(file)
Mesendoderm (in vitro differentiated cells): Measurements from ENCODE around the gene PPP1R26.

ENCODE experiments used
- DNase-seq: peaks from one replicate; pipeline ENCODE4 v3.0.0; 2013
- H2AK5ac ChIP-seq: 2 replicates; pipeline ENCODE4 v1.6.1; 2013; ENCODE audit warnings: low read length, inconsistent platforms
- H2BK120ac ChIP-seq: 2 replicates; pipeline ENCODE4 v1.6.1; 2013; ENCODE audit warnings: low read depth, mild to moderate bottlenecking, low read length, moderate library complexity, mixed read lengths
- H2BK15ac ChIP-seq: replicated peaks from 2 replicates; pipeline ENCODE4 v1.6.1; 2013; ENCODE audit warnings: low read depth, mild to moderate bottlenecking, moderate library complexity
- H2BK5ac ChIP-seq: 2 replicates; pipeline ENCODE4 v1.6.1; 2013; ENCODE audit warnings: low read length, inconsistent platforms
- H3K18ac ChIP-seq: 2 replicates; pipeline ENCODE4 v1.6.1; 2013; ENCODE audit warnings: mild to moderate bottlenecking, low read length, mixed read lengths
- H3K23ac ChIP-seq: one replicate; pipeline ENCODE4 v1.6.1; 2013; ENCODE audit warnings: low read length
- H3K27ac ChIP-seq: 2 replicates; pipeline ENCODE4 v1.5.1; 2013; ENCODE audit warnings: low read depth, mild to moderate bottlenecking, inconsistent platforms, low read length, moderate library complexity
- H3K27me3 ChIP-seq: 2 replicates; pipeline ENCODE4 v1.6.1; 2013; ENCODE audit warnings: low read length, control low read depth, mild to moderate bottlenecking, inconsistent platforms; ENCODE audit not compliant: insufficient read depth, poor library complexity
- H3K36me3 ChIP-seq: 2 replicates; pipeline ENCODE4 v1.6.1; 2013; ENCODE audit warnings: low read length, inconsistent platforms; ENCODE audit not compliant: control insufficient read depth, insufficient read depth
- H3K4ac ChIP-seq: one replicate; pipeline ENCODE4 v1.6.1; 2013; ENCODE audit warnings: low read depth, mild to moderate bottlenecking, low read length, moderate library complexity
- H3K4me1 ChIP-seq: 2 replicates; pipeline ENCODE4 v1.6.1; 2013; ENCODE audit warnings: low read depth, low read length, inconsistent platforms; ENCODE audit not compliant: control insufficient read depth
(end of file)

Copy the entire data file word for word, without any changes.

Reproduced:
Mesendoderm (in vitro differentiated cells): Measurements from ENCODE around the gene PPP1R26.

ENCODE experiments used
- DNase-seq: peaks from one replicate; pipeline ENCODE4 v3.0.0; 2013
- H2AK5ac ChIP-seq: 2 replicates; pipeline ENCODE4 v1.6.1; 2013; ENCODE audit warnings: low read length, inconsistent platforms
- H2BK120ac ChIP-seq: 2 replicates; pipeline ENCODE4 v1.6.1; 2013; ENCODE audit warnings: low read depth, mild to moderate bottlenecking, low read length, moderate library complexity, mixed read lengths
- H2BK15ac ChIP-seq: replicated peaks from 2 replicates; pipeline ENCODE4 v1.6.1; 2013; ENCODE audit warnings: low read depth, mild to moderate bottlenecking, moderate library complexity
- H2BK5ac ChIP-seq: 2 replicates; pipeline ENCODE4 v1.6.1; 2013; ENCODE audit warnings: low read length, inconsistent platforms
- H3K18ac ChIP-seq: 2 replicates; pipeline ENCODE4 v1.6.1; 2013; ENCODE audit warnings: mild to moderate bottlenecking, low read length, mixed read lengths
- H3K23ac ChIP-seq: one replicate; pipeline ENCODE4 v1.6.1; 2013; ENCODE audit warnings: low read length
- H3K27ac ChIP-seq: 2 replicates; pipeline ENCODE4 v1.5.1; 2013; ENCODE audit warnings: low read depth, mild to moderate bottlenecking, inconsistent platforms, low read length, moderate library complexity
- H3K27me3 ChIP-seq: 2 replicates; pipeline ENCODE4 v1.6.1; 2013; ENCODE audit warnings: low read length, control low read depth, mild to moderate bottlenecking, inconsistent platforms; ENCODE audit not compliant: insufficient read depth, poor library complexity
- H3K36me3 ChIP-seq: 2 replicates; pipeline ENCODE4 v1.6.1; 2013; ENCODE audit warnings: low read length, inconsistent platforms; ENCODE audit not compliant: control insufficient read depth, insufficient read depth
- H3K4ac ChIP-seq: one replicate; pipeline ENCODE4 v1.6.1; 2013; ENCODE audit warnings: low read depth, mild to moderate bottlenecking, low read length, moderate library complexity
- H3K4me1 ChIP-seq: 2 replicates; pipeline ENCODE4 v1.6.1; 2013; ENCODE audit warnings: low read depth, low read length, inconsistent platforms; ENCODE audit not compliant: control insufficient read depth